It’s Not About the Flag or the Military. It Never Has Been.
When athletes protest during the national anthem, they are acting on behalf of people who can’t speak as loudly.
President Trump’s weekend attack on athletes exercising their constitutional right to protest followed the longtime model used by police unions. Instead of acknowledging the legitimacy of the complaint that there is discrimination and misconduct in policing — Trump, like the unions, changed the subject, lashing out at the athletes as unpatriotic, even anti-American. The protests were mischaracterized as attacks on the flag, the anthem, the military, or the nation itself. As if it were ordained somewhere that one must stand, as opposed to kneel, for the anthem.
This is nonsense, of course. There is nothing more American than protesting injustice when it is manifest, nothing more patriotic than speaking for those who do not have a voice or whose voices are rarely heard. When people protest police misconduct, and racial disparities in our criminal justice systems, they are acting to improve the conditions of their fellow Americans, acting to force necessary reform on people (like Trump) and institutions (like police unions) that resist this change. This is “anti-American” or unpatriotic only if you believe the protections of the First Amendment are overrated or unnecessary. And only if you believe it’s unpatriotic to want to make America more just.
Many heroes emerged over the weekend in the wake of the president’s comments. Some of the same NFL owners who helped bankroll the Trump campaign publicly criticized the president. Robert Kraft, and one of the most powerful owners in the NFL, and who gave a $1 million for Trump’s inaugural, publicly criticized the president in a Tweet early Sunday morning. Kraft, owner of the Super Bowl champion New England Patriots, said he was not only “deeply disappointed” by Trump’s remarks, but added that his players were “thoughtful” and “intelligent”, and he supported “their right to peacefully affect social change and raise awareness in a manner they feel is most impactful.”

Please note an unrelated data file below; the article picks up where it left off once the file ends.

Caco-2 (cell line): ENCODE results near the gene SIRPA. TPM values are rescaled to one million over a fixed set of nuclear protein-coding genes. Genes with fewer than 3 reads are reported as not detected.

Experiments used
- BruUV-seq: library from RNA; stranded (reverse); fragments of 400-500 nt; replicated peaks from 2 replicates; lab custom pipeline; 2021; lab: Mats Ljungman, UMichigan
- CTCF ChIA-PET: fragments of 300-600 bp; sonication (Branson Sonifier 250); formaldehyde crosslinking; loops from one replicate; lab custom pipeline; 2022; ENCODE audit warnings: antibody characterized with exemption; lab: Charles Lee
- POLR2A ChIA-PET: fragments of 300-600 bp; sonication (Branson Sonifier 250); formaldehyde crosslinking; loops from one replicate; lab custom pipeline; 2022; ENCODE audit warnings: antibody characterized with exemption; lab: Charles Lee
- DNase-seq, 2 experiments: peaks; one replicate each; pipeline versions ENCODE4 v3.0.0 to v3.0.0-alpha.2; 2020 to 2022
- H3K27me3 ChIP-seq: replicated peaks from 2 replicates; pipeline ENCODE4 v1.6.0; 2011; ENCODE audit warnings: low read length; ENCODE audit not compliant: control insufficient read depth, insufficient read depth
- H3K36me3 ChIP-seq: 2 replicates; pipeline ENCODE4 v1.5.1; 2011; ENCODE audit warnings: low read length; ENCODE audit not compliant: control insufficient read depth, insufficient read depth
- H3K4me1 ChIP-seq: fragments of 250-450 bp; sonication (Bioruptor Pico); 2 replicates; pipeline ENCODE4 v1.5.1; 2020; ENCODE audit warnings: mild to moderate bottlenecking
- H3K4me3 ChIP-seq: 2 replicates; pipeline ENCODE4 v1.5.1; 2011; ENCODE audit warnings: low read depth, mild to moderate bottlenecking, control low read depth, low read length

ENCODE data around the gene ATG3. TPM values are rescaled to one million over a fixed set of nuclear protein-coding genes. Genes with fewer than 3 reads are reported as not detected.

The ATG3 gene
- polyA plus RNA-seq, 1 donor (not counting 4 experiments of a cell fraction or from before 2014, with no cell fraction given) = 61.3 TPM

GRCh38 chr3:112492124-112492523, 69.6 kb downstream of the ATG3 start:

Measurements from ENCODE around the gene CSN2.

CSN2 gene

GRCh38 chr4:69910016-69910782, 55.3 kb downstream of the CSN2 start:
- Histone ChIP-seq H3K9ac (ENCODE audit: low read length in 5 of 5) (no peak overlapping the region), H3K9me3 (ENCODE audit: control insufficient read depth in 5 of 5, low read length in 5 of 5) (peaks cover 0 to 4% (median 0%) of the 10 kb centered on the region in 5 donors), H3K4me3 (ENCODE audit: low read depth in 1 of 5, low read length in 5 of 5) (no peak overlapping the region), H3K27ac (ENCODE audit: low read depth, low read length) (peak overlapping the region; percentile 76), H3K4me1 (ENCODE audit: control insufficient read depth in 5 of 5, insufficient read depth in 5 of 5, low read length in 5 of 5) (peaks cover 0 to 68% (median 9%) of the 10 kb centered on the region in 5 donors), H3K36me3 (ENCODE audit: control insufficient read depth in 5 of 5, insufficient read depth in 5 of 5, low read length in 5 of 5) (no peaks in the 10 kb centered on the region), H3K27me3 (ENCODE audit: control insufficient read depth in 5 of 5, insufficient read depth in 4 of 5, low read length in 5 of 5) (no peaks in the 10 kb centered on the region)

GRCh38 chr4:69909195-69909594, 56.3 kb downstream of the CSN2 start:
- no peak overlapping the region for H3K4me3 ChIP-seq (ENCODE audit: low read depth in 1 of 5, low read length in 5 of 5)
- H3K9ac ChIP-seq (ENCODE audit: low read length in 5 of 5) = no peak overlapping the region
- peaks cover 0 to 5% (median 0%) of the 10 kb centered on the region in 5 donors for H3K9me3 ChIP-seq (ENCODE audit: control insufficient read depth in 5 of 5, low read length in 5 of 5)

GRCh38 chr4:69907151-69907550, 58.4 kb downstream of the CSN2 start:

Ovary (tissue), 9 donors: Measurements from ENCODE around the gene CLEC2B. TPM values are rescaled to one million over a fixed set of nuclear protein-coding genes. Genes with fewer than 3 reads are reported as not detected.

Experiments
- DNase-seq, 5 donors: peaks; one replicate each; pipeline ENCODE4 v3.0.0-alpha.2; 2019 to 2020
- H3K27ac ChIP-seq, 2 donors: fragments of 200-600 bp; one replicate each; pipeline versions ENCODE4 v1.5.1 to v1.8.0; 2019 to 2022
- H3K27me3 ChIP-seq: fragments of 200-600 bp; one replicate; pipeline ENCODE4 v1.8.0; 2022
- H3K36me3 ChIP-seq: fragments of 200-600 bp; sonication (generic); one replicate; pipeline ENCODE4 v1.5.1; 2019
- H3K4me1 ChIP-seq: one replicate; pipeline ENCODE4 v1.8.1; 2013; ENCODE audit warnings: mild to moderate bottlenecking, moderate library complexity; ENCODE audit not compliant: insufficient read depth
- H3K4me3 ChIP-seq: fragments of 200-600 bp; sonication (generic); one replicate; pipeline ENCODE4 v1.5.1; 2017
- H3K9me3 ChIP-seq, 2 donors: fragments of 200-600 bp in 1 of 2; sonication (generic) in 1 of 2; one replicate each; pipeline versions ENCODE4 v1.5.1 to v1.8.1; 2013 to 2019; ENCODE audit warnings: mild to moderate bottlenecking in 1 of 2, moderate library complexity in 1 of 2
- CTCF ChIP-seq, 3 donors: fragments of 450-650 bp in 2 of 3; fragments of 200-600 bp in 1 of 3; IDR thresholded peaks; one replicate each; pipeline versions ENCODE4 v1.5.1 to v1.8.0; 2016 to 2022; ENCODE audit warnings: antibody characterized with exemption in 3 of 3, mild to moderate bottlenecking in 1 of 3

Athletes from virtually every league spoke up for their right to free expression in the time, place, and manner of their choosing. Hundreds of players took a knee. Others stood up. For example, while his teammates stayed inside the locker room as the anthem played, Pittsburgh Steeler and former Army Ranger Alejandro Villanueva stood in a tunnel with his hand over his heart, which is his right. Bruce Maxwell, a catcher for the Oakland A’s, Saturday night became the first major league baseball player to take a knee in protest. He is an African-American of mixed race, who was born in Germany while his father was serving there in the Army. Maxwell Tweeted:
“The point of my kneeling is not to disrespect our military, it's not to disrespect our Constitution, it's not to disrespect this country. ... But my kneeling is what is getting the attention because I'm kneeling for the people that don't have a voice. And this goes beyond the black community, and this goes beyond the Hispanic community, because right now we're having an indifference and a racial divide in all types of people. It's being practiced from the highest power that we have in this country, and it's basically saying that it's OK to treat people differently. My kneeling, the way I did it, was to symbolize that I'm kneeling for a cause, but I'm in no way or form disrespecting my country or my flag.”
And despite Trump’s plea that team owners respond to such protests by saying, “Get that son of bitch off the field right now, out, he’s fired. He’s fired!”, Maxwell’s team simply stated: “We respect and support all of our players’ constitutional rights and freedom of expression.”
Now, either Trump and police union officials are too dim to understand Maxwell’s distinction between dissent and disloyalty or they refuse to accept it. I believe they understand it all too well. They understand the danger it poses to the status quo. They would rather pretend that these earnest expressions of protest constitute some existential threat to “American values.” But exactly what values? And who gets to make them? Is it an “American value” to have police largely unaccountable to the communities they serve? Is it an “American value” to have white supremacists infiltrate police forces? Is it an “American value” to allow citizens to labor under the oppression of financially predatory policing?
Those who took a knee this weekend, and the rest of us, owe our politicians and police only the amount of respect they have earned. When Trump encourages police officers to treat suspects harshly, and union officials do not immediately denounce it, neither Trump nor the unions should dare criticize the protests that follow. When the administration rejects policing reform and says federal consent decrees to ensure departments protect civil rights “can reduce morale of the police officers,” the president should not be surprised that those who object to systemic discrimination protest in the most public forums they can find.
The views expressed are the author's own and not necessarily those of the Brennan Center for Justice.